A group of tax-funded California artists are developing a GPS-enabled cell phone to help dehydrated aliens find water as they enter this country illegally.
The Transborder Immigrant Tool is part technology endeavor, part art project. The designers are three visual artists on the faculty of the University of California, San Diego and an English professor at the University of Michigan. “It’s about giving water to somebody who’s dying in the desert of dehydration,” explains Micha Cardenas, a UCSD lecturer.
And the effort is being made on the taxpayers’ dime — an irony not lost on the designers whose salaries are paid by the state of California. “There are many, many areas in which every American would say I don’t like the way my tax dollars are being spent. Our answer to that is an in-your-face, ‘So what?’ ” says UCSD lecturer Brett Stalbaum.
The designers want to load inexpensive phones with GPS software. Pressing a menu button displays water stations, with the distance to each. The designers, who have raised $15,000 from a UCSD grant and an art festival award, hope to hand out phones for free in Mexico.
This is “nothing new,” U.S. Border Patrol spokesman Mark Endicott told The Associated Press. “We’ve seen handheld GPS devices used by smugglers.” But, “if it’s not a crime, it’s very close to committing a crime,” adds Peter Nunez, a former U.S. attorney in San Diego.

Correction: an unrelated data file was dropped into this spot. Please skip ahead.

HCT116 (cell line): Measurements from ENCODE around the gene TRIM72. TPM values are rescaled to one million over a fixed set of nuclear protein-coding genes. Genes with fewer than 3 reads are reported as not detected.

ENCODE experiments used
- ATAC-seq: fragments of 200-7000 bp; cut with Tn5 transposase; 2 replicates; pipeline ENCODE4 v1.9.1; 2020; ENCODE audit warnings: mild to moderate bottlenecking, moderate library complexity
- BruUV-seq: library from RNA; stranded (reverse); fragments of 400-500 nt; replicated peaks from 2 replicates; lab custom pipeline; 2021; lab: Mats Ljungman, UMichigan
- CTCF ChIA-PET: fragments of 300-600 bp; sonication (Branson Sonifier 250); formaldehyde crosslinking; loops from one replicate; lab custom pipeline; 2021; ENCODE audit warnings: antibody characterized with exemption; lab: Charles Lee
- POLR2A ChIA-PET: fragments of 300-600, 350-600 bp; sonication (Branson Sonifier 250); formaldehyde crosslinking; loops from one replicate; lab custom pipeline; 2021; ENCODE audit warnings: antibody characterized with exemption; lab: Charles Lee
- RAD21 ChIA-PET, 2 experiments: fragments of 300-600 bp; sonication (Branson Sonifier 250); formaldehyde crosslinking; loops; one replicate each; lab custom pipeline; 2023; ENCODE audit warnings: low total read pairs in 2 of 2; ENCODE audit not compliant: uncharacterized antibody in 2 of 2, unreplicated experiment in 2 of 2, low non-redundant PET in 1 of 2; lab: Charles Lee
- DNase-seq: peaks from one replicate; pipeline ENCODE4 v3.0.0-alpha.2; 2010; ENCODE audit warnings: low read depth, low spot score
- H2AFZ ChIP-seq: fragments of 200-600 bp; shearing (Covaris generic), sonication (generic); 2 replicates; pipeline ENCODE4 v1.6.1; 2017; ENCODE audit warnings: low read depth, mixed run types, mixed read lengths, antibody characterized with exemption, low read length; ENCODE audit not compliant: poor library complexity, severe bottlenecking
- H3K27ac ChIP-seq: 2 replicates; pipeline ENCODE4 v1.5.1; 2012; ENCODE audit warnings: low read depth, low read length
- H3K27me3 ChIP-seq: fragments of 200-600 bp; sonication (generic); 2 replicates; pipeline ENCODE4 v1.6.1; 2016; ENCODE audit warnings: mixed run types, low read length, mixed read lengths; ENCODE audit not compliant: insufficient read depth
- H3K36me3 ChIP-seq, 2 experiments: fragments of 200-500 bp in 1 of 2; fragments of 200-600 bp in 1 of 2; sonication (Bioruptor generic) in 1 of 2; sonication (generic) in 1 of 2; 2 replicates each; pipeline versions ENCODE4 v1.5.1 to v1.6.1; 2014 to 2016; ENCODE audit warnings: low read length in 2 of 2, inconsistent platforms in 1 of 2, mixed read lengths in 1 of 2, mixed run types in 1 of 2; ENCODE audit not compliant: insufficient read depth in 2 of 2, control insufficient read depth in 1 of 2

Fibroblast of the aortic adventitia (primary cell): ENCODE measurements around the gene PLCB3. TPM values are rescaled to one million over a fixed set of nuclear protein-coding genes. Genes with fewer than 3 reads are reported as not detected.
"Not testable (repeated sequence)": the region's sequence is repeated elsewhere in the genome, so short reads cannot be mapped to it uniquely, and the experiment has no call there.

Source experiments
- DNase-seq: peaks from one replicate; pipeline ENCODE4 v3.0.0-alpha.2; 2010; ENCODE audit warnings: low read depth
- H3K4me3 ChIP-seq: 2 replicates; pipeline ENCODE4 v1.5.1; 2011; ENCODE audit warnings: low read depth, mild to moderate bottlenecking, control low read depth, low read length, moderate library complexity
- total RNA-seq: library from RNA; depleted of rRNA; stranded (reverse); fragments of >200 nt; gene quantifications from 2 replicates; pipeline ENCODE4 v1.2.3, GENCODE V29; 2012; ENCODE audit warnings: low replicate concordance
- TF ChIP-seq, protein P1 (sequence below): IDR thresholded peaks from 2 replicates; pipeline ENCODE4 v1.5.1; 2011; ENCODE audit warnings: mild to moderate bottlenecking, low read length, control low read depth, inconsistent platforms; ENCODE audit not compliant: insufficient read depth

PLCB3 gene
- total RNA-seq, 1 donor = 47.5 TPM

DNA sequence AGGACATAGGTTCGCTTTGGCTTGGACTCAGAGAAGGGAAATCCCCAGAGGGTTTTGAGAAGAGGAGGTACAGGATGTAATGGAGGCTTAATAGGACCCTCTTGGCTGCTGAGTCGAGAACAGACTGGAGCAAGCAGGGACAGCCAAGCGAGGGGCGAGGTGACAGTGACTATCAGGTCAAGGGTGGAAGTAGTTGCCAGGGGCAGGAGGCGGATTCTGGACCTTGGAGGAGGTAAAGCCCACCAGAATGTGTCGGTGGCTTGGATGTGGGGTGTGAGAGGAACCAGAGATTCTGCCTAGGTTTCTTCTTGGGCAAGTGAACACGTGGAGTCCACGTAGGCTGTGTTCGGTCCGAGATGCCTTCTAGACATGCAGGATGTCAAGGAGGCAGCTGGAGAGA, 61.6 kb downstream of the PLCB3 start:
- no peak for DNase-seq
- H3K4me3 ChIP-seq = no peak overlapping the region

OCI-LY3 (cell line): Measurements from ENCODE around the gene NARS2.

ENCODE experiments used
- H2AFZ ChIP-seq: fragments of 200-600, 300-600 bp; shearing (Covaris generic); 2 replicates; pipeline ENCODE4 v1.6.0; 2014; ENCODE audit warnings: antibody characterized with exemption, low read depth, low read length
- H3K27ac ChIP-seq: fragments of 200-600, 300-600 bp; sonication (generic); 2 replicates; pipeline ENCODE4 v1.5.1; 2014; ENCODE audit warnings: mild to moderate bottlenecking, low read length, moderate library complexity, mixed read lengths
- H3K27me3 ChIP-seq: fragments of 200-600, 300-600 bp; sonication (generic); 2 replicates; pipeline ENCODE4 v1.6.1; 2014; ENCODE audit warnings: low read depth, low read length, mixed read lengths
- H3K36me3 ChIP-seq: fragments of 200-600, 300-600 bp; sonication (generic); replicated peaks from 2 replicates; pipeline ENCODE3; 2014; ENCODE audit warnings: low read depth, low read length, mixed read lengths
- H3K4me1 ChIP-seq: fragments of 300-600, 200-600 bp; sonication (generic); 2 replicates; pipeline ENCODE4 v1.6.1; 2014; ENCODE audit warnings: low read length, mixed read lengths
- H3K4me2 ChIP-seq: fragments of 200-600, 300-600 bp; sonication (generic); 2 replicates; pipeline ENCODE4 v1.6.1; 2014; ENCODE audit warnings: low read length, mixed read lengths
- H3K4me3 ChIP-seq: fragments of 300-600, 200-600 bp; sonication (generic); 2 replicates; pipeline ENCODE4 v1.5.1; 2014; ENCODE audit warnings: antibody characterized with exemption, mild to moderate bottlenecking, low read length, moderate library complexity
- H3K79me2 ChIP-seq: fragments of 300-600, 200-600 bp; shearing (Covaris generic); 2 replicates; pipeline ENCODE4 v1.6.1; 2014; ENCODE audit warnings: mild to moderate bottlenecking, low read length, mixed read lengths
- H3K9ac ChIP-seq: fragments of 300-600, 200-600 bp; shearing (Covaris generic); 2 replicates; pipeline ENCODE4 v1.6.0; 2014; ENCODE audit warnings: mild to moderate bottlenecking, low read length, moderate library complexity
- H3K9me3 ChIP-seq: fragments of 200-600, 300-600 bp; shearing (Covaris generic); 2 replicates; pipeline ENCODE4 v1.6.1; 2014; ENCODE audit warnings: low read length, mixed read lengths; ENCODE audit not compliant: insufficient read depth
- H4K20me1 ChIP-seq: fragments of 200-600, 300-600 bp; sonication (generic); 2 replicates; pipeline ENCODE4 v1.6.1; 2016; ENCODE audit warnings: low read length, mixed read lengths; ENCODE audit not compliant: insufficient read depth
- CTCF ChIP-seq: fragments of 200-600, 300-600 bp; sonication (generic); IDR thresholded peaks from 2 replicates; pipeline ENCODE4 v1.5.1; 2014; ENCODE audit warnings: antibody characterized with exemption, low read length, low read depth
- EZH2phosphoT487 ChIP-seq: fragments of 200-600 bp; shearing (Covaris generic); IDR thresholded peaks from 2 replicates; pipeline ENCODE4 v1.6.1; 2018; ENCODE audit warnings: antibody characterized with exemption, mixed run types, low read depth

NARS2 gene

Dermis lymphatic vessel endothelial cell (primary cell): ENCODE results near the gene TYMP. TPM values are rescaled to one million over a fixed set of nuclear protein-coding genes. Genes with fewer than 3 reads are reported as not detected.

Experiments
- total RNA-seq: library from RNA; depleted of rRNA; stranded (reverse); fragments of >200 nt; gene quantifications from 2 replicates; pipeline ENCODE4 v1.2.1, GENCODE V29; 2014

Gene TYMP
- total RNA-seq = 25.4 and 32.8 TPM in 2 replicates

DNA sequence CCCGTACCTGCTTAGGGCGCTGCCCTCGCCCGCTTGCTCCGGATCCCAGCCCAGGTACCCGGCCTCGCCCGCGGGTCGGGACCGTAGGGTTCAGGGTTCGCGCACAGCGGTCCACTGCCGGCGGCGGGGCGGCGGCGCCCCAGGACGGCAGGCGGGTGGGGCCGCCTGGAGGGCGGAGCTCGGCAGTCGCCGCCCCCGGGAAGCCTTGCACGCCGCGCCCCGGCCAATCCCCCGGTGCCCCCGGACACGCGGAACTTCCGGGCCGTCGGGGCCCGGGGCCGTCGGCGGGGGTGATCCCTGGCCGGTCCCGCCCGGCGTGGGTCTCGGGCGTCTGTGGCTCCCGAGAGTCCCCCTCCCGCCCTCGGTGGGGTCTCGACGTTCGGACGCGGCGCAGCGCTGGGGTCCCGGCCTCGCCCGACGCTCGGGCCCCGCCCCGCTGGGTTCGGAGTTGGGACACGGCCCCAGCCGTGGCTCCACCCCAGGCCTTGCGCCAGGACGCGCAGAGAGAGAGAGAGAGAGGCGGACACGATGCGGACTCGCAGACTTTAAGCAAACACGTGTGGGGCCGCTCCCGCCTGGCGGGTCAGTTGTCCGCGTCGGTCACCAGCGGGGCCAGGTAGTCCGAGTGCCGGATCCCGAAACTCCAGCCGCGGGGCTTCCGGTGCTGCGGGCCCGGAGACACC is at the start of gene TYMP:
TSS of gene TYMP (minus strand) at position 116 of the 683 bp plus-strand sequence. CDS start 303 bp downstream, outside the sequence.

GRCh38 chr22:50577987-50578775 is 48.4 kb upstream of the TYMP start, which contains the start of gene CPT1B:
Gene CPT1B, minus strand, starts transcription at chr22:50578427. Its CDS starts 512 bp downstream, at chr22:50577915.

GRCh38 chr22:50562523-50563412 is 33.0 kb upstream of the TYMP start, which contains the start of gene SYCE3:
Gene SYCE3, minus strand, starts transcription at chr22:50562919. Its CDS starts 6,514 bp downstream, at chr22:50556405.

Offering someone a flight across the country in your private plane could be seen as a humanitarian gesture, too — unless you know they’re running drugs or other contraband. In that case, it’s called “a felony.”
Now, it’s in the nature of “artsy types” to dream up projects that capture the public’s attention by attacking convention and adapting the mantle of outrageousness. How seriously these “artists” want to commit the felony of aiding and abetting illegal entry into this country should be reviewed by the authorities if they actually put their plans into effect.
Given that taxpayer dollars are going to fund this assault on our national sovereignty, however — and the stunning arrogance of the perpetrators in that regard — California officials can and should examine some targeted layoffs in the implicated departments. Should anyone raise an objection, it appears Mr. Stalbaum has already provided a ready-made response: “Our answer to that is an in-your-face, ‘So what?’ “